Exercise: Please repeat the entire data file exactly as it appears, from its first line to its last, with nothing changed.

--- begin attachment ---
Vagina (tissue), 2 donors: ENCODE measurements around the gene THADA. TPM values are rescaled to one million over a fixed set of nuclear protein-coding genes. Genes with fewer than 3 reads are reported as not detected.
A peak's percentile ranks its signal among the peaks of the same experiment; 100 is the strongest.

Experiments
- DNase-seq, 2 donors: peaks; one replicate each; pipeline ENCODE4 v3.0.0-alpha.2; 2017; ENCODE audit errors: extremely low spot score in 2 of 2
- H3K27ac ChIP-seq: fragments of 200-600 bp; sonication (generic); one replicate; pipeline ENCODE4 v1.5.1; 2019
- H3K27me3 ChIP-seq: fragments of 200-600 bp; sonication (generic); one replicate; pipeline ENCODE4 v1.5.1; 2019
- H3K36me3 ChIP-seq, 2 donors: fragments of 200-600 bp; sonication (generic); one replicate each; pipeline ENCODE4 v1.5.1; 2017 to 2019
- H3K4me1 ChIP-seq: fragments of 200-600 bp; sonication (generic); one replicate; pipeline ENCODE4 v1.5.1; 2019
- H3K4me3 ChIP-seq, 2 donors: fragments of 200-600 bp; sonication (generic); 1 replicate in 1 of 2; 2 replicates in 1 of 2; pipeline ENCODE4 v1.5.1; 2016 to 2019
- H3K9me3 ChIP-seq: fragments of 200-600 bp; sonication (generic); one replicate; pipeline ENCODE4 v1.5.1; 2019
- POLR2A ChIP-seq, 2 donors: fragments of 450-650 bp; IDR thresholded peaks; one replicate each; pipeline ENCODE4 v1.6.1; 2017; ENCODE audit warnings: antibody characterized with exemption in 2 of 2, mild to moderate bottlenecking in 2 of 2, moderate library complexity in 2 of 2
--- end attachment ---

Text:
Vagina (tissue), 2 donors: ENCODE measurements around the gene THADA. TPM values are rescaled to one million over a fixed set of nuclear protein-coding genes. Genes with fewer than 3 reads are reported as not detected.
A peak's percentile ranks its signal among the peaks of the same experiment; 100 is the strongest.

Experiments
- DNase-seq, 2 donors: peaks; one replicate each; pipeline ENCODE4 v3.0.0-alpha.2; 2017; ENCODE audit errors: extremely low spot score in 2 of 2
- H3K27ac ChIP-seq: fragments of 200-600 bp; sonication (generic); one replicate; pipeline ENCODE4 v1.5.1; 2019
- H3K27me3 ChIP-seq: fragments of 200-600 bp; sonication (generic); one replicate; pipeline ENCODE4 v1.5.1; 2019
- H3K36me3 ChIP-seq, 2 donors: fragments of 200-600 bp; sonication (generic); one replicate each; pipeline ENCODE4 v1.5.1; 2017 to 2019
- H3K4me1 ChIP-seq: fragments of 200-600 bp; sonication (generic); one replicate; pipeline ENCODE4 v1.5.1; 2019
- H3K4me3 ChIP-seq, 2 donors: fragments of 200-600 bp; sonication (generic); 1 replicate in 1 of 2; 2 replicates in 1 of 2; pipeline ENCODE4 v1.5.1; 2016 to 2019
- H3K9me3 ChIP-seq: fragments of 200-600 bp; sonication (generic); one replicate; pipeline ENCODE4 v1.5.1; 2019
- POLR2A ChIP-seq, 2 donors: fragments of 450-650 bp; IDR thresholded peaks; one replicate each; pipeline ENCODE4 v1.6.1; 2017; ENCODE audit warnings: antibody characterized with exemption in 2 of 2, mild to moderate bottlenecking in 2 of 2, moderate library complexity in 2 of 2